Home Cloud Oracle signals cloud intentions with NetSuite buy

Oracle signals cloud intentions with NetSuite buy

Oracle has signalled its intentions to compete even more aggressively in the cloud computing market with its purchase of NetSuite last week for US$9.3 billion.

Oracle already has an extensive cloud portfolio featuring SaaS, PaaS and IaaS offerings, including the option of having the hardware used for PaaS and IaaS located in the customer's own data centre at the same price.

But these products have generally appealed more to Oracle's traditional customers rather than startups and smaller businesses, which have been drawn to AWS, Azure, and SaaS offerings such as NetSuite.

NetSuite offers a complete cloud business system from ERP to ecommerce.

According to Techcrunch, one of NetSuite's claims to fame is that more firms have done their initial public offerings using it than any other company.

Oracle chief executive Larry Ellison was an early investor in NetSuite and held a large part of the company while it was a private entity. He still owns about 40% of the company and will thus gain from the acquisition.

NetSuite made a loss of US$125 million in 2015 and staff cuts may now follow as Oracle begins the process of trying to make it profitable.


Australia is a cyber espionage hot spot.

As we automate, script and move to the cloud, more and more businesses are reliant on infrastructure that has the high potential to be exposed to risk.

It only takes one awry email to expose an accounts’ payable process, and for cyber attackers to cost a business thousands of dollars.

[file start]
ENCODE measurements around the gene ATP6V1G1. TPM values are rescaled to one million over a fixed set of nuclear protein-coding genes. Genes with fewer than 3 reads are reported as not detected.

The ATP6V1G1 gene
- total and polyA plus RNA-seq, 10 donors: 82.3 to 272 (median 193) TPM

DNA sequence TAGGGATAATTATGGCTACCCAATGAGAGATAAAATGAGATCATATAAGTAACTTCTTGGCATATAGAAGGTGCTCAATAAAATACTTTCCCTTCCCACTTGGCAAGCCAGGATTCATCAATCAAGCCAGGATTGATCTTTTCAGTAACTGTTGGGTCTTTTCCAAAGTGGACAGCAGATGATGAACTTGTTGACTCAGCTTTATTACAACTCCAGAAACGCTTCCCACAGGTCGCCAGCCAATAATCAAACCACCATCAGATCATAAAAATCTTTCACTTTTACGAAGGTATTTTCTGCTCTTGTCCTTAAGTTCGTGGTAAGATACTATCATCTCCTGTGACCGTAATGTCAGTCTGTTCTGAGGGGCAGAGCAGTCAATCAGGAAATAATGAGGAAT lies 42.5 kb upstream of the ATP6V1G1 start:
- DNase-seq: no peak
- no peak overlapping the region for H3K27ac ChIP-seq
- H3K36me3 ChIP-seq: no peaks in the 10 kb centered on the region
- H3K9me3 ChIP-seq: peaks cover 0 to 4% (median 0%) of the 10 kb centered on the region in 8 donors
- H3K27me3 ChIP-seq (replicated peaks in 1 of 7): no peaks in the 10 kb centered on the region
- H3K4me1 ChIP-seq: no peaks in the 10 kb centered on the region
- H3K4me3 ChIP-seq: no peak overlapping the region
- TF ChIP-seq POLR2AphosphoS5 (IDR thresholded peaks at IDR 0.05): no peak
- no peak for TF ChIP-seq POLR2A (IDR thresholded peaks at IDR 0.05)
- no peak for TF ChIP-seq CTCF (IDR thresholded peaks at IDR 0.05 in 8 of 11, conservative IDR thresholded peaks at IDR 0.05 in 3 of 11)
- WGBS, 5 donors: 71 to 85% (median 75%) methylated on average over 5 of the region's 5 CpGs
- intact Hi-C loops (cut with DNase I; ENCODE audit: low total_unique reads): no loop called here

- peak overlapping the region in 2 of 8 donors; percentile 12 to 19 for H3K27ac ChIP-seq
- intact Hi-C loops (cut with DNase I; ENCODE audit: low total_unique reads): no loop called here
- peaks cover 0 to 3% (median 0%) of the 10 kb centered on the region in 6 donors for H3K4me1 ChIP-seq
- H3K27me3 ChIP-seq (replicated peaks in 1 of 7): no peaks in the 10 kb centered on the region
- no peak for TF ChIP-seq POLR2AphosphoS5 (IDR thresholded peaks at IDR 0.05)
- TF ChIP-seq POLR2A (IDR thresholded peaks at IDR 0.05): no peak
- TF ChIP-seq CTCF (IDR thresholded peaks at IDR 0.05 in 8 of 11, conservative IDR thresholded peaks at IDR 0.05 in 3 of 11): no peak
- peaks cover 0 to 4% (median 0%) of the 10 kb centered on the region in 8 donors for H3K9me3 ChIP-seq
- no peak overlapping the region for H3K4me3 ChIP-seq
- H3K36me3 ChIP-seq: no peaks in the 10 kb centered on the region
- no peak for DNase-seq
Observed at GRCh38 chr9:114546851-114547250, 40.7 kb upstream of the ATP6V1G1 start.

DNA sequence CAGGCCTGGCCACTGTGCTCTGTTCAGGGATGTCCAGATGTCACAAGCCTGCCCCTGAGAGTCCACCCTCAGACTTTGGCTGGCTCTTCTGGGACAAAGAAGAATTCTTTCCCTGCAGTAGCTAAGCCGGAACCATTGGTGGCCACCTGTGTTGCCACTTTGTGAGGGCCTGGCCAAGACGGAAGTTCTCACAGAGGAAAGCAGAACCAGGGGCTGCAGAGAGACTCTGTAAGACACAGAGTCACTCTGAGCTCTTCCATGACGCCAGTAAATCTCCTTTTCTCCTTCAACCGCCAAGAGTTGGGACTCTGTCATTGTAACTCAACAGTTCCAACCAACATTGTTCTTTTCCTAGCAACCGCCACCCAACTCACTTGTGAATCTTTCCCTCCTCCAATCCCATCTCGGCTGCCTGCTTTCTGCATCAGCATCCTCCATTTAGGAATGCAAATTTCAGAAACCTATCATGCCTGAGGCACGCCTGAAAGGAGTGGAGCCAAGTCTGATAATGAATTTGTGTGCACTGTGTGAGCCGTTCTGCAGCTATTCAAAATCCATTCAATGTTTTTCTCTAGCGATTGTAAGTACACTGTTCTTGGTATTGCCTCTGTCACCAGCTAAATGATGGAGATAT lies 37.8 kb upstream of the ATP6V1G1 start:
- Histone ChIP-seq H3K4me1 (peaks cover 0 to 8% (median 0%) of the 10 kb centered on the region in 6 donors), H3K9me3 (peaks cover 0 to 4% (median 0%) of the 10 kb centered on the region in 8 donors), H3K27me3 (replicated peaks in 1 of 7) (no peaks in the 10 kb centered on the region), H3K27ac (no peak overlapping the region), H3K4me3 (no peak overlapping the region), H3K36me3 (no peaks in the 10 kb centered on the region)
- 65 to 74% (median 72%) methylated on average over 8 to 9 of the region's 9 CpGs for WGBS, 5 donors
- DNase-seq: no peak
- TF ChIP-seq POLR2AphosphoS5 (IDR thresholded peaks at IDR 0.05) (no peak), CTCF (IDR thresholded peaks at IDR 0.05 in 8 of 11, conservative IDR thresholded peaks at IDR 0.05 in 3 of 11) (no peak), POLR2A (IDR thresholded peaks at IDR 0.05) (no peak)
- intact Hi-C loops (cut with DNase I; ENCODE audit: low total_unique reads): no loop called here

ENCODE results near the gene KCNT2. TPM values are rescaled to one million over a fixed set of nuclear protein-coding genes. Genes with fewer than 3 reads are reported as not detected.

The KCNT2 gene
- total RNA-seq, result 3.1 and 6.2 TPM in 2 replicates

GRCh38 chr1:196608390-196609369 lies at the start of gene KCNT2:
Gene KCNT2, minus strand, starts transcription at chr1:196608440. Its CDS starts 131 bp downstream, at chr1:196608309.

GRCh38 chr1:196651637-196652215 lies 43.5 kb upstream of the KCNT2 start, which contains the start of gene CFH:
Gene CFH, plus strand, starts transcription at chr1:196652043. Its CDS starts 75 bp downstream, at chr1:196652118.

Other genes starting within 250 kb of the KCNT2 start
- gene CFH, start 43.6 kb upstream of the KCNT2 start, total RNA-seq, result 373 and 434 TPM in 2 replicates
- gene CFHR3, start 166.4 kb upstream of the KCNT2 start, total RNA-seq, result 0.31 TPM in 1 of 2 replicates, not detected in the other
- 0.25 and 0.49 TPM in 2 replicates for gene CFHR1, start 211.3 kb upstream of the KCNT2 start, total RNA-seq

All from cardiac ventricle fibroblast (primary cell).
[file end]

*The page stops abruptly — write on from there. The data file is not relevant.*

In the free white paper ‘6 Steps to Improve your Business Cyber Security’ you’ll learn some simple steps you should be taking to prevent devastating and malicious cyber attacks from destroying your business.

Cyber security can no longer be ignored, in this white paper you’ll learn:

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Ransomware is a type of malware that blocks access to your files and systems until you pay a ransom.

The first example of ransomware happened on September 5, 2013, when Cryptolocker was unleashed.

It quickly affected many systems with hackers requiring users to pay money for the decryption keys.

Find out how one company used backup and cloud storage software to protect their company’s PCs and recovered all of their systems after a ransomware strike.


Sam Varghese

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A professional journalist with decades of experience, Sam for nine years used DOS and then Windows, which led him to start experimenting with GNU/Linux in 1998. Since then he has written widely about the use of both free and open source software, and the people behind the code. His personal blog is titled Irregular Expression.


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